Hydrogen diffusion in coal: Implications for hydrogen geo‐storage

Author Identifier

Alireza Keshavarz

ORCID : 0000-0002-8091-961X

Stefan Iglauer

ORCID : 0000-0002-8080-1590

Document Type

Journal Article

Publication Title

Journal of Colloid and Interface Science




School of Engineering / Centre for Sustainable Energy and Resources


Edith Cowan University - Open Access Support Scheme 2021


Keshavarz, A., Abid, H., Ali, M., & Iglauer, S. (2021). Hydrogen diffusion in coal: Implications for hydrogen geo‐storage. Journal of Colloid and Interface Science, 608(2), 1457-1462. https://doi.org/10.1016/j.jcis.2021.10.050



Hydrogen geo-storage is considered as an option for large scale hydrogen storage in a full-scale hydrogen economy. Among different types of subsurface formations, coal seams look to be one of the best suitable options as coal’s micro/nano pore structure can adsorb a huge amount of gas (e.g. hydrogen) which can be withdrawn again once needed. However, literature lacks fundamental data regarding H2 diffusion in coal.


In this study, we measured H2 adsorption rate in an Australian anthracite coal sample at isothermal conditions for four different temperatures (20 °C, 30 °C, 45 °C and 60 °C), at equilibrium pressure ∼ 13 bar, and calculated H2 diffusion coefficient (DH2" role="presentation" > ) at each temperature. CO2 adsorption rates were measured for the same sample at similar temperatures and equilibrium pressure for comparison.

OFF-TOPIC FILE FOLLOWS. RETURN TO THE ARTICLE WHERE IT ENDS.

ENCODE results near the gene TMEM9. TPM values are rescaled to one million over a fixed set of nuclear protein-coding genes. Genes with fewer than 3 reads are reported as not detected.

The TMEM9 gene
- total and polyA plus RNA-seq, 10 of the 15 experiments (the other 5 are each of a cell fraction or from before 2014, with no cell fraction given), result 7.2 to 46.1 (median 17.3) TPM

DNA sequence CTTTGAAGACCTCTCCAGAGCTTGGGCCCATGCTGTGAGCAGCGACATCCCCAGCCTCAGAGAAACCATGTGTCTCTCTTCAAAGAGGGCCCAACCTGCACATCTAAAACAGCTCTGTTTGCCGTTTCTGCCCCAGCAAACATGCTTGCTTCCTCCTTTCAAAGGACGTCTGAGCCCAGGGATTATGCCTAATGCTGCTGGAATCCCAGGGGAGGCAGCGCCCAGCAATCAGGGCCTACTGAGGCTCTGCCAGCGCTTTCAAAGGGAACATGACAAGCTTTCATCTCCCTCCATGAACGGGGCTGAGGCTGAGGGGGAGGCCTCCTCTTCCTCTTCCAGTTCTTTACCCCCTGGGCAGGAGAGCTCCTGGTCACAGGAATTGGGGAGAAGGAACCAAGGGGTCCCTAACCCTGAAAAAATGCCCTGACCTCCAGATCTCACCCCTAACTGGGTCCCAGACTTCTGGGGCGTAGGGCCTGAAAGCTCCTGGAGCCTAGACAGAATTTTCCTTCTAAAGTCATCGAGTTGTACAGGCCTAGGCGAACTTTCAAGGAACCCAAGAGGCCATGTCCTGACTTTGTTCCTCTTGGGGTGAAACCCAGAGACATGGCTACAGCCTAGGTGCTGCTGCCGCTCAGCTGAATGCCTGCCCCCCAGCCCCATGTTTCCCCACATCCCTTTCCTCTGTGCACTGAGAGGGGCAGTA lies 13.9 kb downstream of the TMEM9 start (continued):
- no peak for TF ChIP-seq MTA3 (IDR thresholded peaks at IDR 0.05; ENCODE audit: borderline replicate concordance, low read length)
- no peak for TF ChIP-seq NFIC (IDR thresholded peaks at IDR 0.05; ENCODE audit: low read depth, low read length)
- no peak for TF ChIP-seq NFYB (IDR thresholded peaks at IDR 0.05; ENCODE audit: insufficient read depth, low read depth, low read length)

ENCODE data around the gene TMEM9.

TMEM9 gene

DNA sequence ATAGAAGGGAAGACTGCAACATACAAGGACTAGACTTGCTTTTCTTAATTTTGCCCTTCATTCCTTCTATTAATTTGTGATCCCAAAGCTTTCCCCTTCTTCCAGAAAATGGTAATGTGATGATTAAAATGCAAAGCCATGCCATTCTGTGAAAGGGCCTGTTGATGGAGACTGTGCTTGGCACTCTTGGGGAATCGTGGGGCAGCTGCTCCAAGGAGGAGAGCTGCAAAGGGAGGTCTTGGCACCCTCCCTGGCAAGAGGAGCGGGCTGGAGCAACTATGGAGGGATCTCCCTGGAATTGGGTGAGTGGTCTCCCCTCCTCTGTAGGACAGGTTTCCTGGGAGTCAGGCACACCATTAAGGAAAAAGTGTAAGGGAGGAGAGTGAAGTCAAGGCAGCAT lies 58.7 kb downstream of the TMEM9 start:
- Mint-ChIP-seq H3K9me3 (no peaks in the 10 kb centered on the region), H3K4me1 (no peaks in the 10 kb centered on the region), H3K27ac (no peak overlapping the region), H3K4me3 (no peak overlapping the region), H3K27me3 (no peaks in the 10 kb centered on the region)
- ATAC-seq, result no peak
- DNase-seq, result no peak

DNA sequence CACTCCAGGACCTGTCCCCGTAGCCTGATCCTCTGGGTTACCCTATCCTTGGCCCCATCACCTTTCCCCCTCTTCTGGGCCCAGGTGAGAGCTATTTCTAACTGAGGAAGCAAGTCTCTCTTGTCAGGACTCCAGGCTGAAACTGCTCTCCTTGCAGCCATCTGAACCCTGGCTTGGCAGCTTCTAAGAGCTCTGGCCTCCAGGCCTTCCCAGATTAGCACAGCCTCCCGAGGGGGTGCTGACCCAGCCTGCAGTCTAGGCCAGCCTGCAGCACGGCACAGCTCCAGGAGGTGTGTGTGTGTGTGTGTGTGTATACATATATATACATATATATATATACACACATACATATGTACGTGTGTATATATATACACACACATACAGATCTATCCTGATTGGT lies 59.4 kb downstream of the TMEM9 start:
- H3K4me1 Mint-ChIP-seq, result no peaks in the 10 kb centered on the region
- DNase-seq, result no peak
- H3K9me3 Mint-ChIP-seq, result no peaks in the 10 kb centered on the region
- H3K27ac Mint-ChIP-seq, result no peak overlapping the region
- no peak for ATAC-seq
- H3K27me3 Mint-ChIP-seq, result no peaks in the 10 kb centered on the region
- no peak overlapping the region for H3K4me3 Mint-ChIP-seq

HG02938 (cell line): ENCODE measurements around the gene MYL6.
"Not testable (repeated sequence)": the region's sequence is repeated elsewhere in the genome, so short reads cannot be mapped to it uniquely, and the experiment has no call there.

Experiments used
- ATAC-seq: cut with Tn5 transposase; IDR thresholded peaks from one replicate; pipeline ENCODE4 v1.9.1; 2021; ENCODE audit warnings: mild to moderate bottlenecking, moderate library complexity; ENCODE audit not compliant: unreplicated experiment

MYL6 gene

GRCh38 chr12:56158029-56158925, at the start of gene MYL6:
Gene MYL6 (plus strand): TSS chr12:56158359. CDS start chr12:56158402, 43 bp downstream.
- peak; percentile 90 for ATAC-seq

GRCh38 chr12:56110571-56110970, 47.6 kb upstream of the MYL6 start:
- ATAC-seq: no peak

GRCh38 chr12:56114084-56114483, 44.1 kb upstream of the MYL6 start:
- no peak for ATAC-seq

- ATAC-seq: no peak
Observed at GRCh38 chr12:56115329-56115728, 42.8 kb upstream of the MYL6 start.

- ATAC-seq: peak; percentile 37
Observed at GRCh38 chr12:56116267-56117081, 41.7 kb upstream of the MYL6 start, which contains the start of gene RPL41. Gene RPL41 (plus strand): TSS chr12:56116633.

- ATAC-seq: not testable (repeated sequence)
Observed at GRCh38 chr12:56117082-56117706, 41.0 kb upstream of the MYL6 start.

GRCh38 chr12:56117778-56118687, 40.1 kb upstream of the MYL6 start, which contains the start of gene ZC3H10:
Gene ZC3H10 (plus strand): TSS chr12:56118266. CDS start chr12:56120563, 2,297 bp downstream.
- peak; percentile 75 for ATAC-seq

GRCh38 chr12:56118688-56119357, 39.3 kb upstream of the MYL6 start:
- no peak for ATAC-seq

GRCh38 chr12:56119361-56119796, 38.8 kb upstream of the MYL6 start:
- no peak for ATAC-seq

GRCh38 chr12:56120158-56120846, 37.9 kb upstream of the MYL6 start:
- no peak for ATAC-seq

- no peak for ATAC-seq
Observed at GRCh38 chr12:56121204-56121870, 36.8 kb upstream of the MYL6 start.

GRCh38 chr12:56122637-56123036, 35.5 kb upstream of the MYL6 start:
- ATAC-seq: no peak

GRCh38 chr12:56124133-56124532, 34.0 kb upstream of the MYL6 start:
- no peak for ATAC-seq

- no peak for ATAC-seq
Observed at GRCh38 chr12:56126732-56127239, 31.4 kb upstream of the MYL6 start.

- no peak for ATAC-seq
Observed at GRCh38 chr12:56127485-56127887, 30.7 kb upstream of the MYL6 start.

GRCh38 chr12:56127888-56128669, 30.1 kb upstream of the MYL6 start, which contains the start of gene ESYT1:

Results show that H2 adsorption rate, and consequently DH2" role="presentation" > , increases by temperature. DH2" role="presentation" > values are one order of magnitude larger than the equivalent DCO2" role="presentation" > values for the whole studied temperature range 20–60 °C. DH2" role="presentation" > / DCO2" role="presentation" > also shows an increasing trend versus temperature. CO2 adsorption capacity at equilibrium pressure is about 5 times higher than that of H2 in all studied temperatures. Both H2 and CO2 adsorption capacities, at equilibrium pressure, slightly decrease as temperature rises.